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Alma Parens Originalis?

The Receptions of Classical Literature and Thought in Africa, Europe, the United States, and Cuba

John Hilton and Anne Gosling

This original collection of articles, derived in part from the papers presented at the twenty-sixth biennial conference of the Classical Association of South Africa held at Durban and Pietermaritzburg 5-7 July 2005, explores a wide range of receptions of Classical ideas in the fiction, drama, poetry, history, opera, and popular culture of a number of countries from South Africa to Cuba. There is a strong emphasis on the use of Greek and Roman tragedy, especially Aeschylus Seven against Thebes, the Electra plays of Sophocles and Euripides, various reworkings of the figures of Antigone and Medea, and the dramatic style of Seneca, but the compendium also includes chapters on Platonism, Horatian Satire, Mythology, Roman Civilization, Roman Historiography, and Greek erotic spells. Chronologically, the scope of reception extends from the contemporary (the problem of HIV/AIDS in South Africa), to the twentieth century (Soyinka, Walcott, Forster, Seth, Campbell), and the Renaissance (Daniel Heinsius). The book illustrates the depth, diversity, and complexity of the interconnections between the Classical past and the present. It provides a refreshingly different perspective on a vitally important and vibrant field of research.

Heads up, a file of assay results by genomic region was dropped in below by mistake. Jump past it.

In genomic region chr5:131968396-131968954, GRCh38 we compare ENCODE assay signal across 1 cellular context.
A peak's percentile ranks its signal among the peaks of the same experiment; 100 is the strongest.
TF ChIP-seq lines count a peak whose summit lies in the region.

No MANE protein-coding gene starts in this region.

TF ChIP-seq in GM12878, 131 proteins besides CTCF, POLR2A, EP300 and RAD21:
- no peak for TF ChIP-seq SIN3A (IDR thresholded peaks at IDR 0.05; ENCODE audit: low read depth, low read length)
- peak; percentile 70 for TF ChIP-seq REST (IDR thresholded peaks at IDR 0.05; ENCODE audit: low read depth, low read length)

Contents: John Hilton: Introduction – Lorna Hardwick: Contests and Continuities in Classical Traditions: African Migrations – Betine van Zyl Smit: Medea in Afrikaans – William J. Dominik: Writing Power and Politics in Classically Derived Afrikaans Drama – Michael Lambert: Dr Mama Zainabu, Dr. Swadik, and Ancient Greek Curses and Spells – John Hilton: The Sacred Cities of the Mind: Roy Campbell and the Classics – Johnson O. Ige: Chief Bola Ige: The Making of a Classical Orator in Nigeria – Nikolai Endres: Plato, Platotude, and Blatancy in E. M. Forster’s Maurice – Anne Gosling: Dolphin Song: Poetry, Power, and Point in the Myth of Arion – Jan Bloemendal: Daniel Heinsius’s Herodes Infanticida (1632) as a Senecan Drama – Marianne Dircksen: Tacitean ‘Truth’: Quot Homines, Tot Sententiae – Bernhard Kytzler: Vive Precor: On the Nachleben of the Sphragis in Statius’ Thebaid – Anton van Hooff: From Voluntary Death to Self-murder: The Dialogue on Self-killing between Antiquity and Christian Europe – Isabelle Torrance: Brothers at War: Aeschylus in Cuba – Elke Steinmeyer: Elektra in the Marvel Universe.